ME3's ending makes perfect sense

Discussion in 'Gaming' started by IP, Apr 26, 2012.

  1. IP

    IP Advanced Pruitt Apologetics Bot

    I just beat Mass Effect 3 for the first time. I did this after playing through 1 and 2, straight to 3.

    I now have no idea what the fuss over the ending is about. The ending makes perfect sense.


    The indoctrination theory does not fit as well as the actual ending does. I'll toss out a few things that apparently most of the millions who played it missed, and will field any and all questions. Most of my answers will be pointing to ingame lore and content. A few will be simply deduction.


    1. Shepard isn't wearing "under-armor." Some have claimed his armor had been ripped off showing what is underneath. It is obviously his armor and it is just melted and ruined by the beam from the reaper.

    2. Shepard's vision is blurred by blood just like when one is really badly injured in the game.

    3. There is nothing mysterious about Anderson getting to the console before you. He clearly says he followed you, but arrived at a different point on the station. This is plausible since we're talking about a damn space beam zapping you from the surface to a rotating space station. And we're talking about a video game set in a fantasy world.

    4. The whole scene with the Illusive Man is so poorly understood by people it is actually kind of sad. The Illusive Man had been experimenting with Reaper tech of mind control, and in the vids you watch at the Cerberus base you see him prepare to get implanted with that control tech. The black wisps you see in the corner of your vision and the strange behavior of Anderson is due to that control in IM's presence. Unfortunately, that reaper tech has actually made him indoctrinated although he doesn't quite realize it yet.

    5. The "star child" is an AI (not VI) from a distant (early?) civilization in galactic history. This is a riff off of the old Battlestar Galactica story. Organic life eventually creates synthetic life, which eventually surpasses organic life. The AI did not like this (probably after warring/destroying his creators) and created the reaper system to direct organic galactic civilization and cull races before they became capable of creating very advanced synthetic life that would wipe out organic life in the galaxy. Essentially, through the reapers, he is allowing organic life a chance to exist. To continue allowing that chance, he has to prevent organic life from developing to that point of creating artificial life capable of sentience and overwhelming organic life.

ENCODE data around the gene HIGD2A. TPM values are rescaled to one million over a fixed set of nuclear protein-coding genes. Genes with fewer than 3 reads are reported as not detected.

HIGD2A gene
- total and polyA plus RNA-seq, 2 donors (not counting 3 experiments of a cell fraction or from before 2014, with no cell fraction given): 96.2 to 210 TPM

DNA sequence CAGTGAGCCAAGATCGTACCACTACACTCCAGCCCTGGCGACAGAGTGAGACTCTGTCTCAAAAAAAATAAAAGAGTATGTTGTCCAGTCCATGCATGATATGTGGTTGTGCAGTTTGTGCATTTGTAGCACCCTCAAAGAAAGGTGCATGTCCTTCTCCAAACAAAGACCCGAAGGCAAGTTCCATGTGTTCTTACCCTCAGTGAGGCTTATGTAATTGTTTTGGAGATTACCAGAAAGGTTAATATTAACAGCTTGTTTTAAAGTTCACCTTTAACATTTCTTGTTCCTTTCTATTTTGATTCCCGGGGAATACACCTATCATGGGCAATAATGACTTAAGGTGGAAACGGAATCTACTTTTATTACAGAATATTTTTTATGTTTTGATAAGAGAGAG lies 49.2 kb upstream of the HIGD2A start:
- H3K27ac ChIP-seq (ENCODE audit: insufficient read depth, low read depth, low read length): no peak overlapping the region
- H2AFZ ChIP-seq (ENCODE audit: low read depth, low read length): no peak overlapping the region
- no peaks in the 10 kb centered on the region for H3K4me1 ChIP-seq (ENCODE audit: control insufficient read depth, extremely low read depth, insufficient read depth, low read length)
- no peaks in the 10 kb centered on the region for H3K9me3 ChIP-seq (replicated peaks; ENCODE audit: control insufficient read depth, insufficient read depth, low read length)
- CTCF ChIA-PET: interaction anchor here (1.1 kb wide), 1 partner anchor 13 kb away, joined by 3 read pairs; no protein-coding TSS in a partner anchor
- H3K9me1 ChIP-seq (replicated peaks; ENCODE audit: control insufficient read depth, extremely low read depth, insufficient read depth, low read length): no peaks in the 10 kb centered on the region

Thus, the three new alternative options are presented given that Shepard has managed to show a capacity for unity and overcoming adversity that previous civilizations had lacked. Rather than the start child "ignoring what Shepard accomplished," the child is offering three new options PRECISELY because of what Shepard had accomplished.

    The control option is okay, although it technically enslaves synthetic life like EDI and the Geth, denying them of the very freedom that Shepard has been fighting for life to have. It's a hypocritical option but likely will be the Canon one.

    The Synthesis is the ultimate paragon option, essentially doing the same thing that Legion did for the Geth, but for all life everywhere.

    The Destroy option is really a short-sighted solution, as new artificial life will eventually be created by someone and wars between synthetics and organics, with synthetics ultimately winning, will happen again in some new form.




    Questions? Bioware needs to hire me to defend this ending. I think it was actually pretty inspired, and a strong finish to a wonderful trilogy.
     
  2. Indy

    Indy Chieftain

    After reading this, I am thoroughly confused. However, i have yet to finish the game, so that might explain my confusion. I'll get back to this in a couple of weeks when I beat it.
     
  3. Duckman

    Duckman Chieftain